Many car crashes happen on public roads, like interstates and highways, but a significant number happen on private property as well. Some examples of car accidents that occur on private property include parking lot crashes that happen outside of shopping malls, hotels and restaurants.
While many car crashes are the result of negligent driving, property owner negligence could also play a role. For example, poor road conditions, poor road designs or lack of signs could contribute to a private property car crash. Private property owners could also bear fault for car vs. pedestrian crashes or bicycle vs. pedestrian crashes.
Although Pennsylvania is a no-fault state, liability could come into play in a car accident claim, particularly if the crash happened on private property. If your damages exceed your insurance limits, you may be able to seek compensation from the at-fault driver and/or the property owner.
Schmidt Kramer’s licensed Harrisburg auto accident attorneys are here to assist you with seeking compensation for car crash damages.
Differences Between Public Property Crashes and Private Property Crashes
Generally, local governments and municipalities bear no liability for crashes that occur on their roads. There are times when these entities may hold some amount of fault for a crash, but these situations are rare.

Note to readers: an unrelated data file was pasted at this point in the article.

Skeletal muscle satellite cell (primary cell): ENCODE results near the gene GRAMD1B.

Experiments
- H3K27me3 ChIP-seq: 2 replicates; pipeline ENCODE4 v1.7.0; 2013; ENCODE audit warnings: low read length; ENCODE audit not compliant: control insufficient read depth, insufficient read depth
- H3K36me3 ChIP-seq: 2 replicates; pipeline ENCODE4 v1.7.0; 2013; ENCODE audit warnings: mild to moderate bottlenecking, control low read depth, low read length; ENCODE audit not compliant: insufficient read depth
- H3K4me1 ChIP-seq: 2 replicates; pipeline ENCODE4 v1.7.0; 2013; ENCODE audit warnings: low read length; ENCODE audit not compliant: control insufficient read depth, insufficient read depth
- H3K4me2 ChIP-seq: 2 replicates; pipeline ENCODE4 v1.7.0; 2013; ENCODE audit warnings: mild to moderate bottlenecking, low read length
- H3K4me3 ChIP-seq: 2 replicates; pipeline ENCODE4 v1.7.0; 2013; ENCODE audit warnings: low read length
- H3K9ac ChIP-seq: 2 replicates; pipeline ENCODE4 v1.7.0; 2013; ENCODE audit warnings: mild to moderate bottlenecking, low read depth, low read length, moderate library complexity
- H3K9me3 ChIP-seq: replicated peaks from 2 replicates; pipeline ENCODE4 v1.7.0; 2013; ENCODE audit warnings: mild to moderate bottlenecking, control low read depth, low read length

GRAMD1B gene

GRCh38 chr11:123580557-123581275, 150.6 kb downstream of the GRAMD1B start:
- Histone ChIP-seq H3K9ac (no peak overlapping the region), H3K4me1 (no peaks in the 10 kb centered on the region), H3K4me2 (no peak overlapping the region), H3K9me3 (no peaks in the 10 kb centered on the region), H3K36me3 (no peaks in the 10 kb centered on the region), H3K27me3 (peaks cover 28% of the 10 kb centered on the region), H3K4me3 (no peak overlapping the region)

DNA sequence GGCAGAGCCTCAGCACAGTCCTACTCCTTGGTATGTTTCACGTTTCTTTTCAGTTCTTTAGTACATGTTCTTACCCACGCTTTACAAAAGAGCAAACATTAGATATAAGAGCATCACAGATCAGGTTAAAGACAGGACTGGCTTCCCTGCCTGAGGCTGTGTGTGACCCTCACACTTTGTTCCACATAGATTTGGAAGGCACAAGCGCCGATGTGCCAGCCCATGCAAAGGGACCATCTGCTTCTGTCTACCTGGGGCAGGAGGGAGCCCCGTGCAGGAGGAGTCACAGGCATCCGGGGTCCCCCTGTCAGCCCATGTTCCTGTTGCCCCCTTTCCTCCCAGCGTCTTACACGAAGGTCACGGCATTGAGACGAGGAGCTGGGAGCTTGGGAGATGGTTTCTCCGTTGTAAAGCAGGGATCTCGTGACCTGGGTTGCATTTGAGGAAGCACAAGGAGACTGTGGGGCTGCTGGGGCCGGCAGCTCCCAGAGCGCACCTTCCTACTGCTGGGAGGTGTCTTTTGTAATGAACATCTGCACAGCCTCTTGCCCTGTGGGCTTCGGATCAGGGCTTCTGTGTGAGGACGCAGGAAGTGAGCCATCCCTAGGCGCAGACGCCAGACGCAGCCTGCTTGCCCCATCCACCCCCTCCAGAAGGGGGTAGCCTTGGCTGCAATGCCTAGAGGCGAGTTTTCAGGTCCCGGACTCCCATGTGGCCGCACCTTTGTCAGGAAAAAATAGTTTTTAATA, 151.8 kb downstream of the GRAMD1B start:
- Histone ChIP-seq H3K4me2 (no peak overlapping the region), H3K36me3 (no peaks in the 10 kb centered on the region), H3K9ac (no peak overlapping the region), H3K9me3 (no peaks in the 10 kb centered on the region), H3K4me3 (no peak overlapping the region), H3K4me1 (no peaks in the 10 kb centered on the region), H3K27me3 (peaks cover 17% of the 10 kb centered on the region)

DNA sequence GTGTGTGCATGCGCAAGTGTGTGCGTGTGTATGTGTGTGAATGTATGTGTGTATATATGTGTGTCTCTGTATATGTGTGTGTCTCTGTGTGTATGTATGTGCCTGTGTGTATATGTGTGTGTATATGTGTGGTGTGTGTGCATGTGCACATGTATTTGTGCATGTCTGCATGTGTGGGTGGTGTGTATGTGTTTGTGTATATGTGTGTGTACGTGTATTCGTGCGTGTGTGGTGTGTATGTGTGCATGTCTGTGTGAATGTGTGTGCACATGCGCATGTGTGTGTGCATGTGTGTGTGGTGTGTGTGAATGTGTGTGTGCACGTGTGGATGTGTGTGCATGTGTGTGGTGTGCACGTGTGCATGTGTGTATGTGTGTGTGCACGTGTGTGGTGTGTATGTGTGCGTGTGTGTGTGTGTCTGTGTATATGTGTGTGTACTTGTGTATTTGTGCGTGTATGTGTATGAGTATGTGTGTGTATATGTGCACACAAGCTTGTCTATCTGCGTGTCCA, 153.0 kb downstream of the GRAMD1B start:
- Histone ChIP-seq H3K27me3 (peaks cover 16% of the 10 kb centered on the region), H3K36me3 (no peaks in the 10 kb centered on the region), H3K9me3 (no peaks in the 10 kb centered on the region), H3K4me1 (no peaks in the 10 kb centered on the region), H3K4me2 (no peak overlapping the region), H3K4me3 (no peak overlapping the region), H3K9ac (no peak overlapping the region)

However, private property owners may be more likely to bear some amount of fault for a crash that happens on their premises. For example, maybe the road or parking lot fell into disrepair and there are potholes everywhere, making it harder to control your car when traveling through the lot.
If the crash happened in a parking garage, it is possible narrow lanes or blind corners contributed to it. In this situation, the owner of the parking garage may bear fault for what happened.
If there is a blind corner on a road, it may have been reasonable for the property owner to put a sign warning about it. For example, some shopping malls are set up so those driving into the mall parking lot have the right of way and do not stop. Without signs indicating this, there could be a serious crash because someone expected the cars entering the parking lot to stop.